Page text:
Critics can't stop The Wooden Sky
“I don't really know why there's been a resurgence of folk, but part of why I love it so much is it's a resurgence of song-based music,” says The Wooden Sky guitarist/vocalist Gavin Gardiner — adding, after a moment's thought, “actually, ‘song-based music' doesn't really make sense.”
The band just finished a cross-country tour that was unconventional at best. They played at campsites, parks, houses, rained-out rooftops and everything in between, all for free.
“Part of it was inspired by going to house shows in Toronto, experiencing music like that and trying to take that experience on the road,” Gardiner says. “It was interesting because what makes those things special is how it's a group of friends getting together; it's very intimate. But in a lot of ways, that happened on the tour. It made each performance very special and very different.”
The band also played some folk festivals on the tour, including the Edmonton Folk Fest; the cash they got from that helped them play all the other shows for free.
Their new record, If I Don't Come Home You'll Know I'm Gone, has critics and fans talking, which, as far as Gardiner's productivity is concerned, isn't entirely a good thing.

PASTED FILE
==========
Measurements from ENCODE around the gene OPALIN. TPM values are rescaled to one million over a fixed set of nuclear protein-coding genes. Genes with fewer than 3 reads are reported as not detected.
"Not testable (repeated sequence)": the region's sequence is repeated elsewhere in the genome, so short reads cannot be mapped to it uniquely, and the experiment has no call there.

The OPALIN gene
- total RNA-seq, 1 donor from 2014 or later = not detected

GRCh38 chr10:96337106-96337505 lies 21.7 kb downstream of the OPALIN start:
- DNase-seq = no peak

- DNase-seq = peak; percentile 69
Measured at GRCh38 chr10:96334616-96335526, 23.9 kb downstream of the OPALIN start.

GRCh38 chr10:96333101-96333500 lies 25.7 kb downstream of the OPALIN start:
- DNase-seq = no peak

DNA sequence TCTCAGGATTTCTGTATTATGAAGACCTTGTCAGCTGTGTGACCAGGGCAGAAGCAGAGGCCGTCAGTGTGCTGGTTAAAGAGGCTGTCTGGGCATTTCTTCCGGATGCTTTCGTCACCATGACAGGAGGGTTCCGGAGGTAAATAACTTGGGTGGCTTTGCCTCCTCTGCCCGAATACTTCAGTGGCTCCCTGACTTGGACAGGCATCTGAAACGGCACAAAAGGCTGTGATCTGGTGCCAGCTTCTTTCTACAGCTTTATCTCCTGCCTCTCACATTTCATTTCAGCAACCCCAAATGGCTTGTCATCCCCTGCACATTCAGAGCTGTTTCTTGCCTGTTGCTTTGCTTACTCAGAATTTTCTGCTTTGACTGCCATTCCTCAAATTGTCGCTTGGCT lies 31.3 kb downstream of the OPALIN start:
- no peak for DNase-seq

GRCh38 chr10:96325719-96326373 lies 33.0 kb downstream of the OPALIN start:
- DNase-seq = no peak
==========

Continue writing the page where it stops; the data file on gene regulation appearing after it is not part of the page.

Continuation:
“It's exciting,” says Gardiner, “although it's a little strange to read so much about it. When we put out the last record it just kind of came out, but this time there were lots of reviews to read; I got way too into reading the reviews.”
Gardiner's near-obsession with reading reviews about his band actually ended up debilitating his writing process.
“I lost the motivation to write for a while,” he admits, “because I was worried about what people would say. It's not even just negative; it's positive too.”
Gardiner says he realizes he sounds vain, but even though it's mainly glowing reviews he's reading about his band these days, he still has to put an end to sitting around reading what other people are saying about his band.
The Wooden Sky play Call the Office in London, on Nov. 24.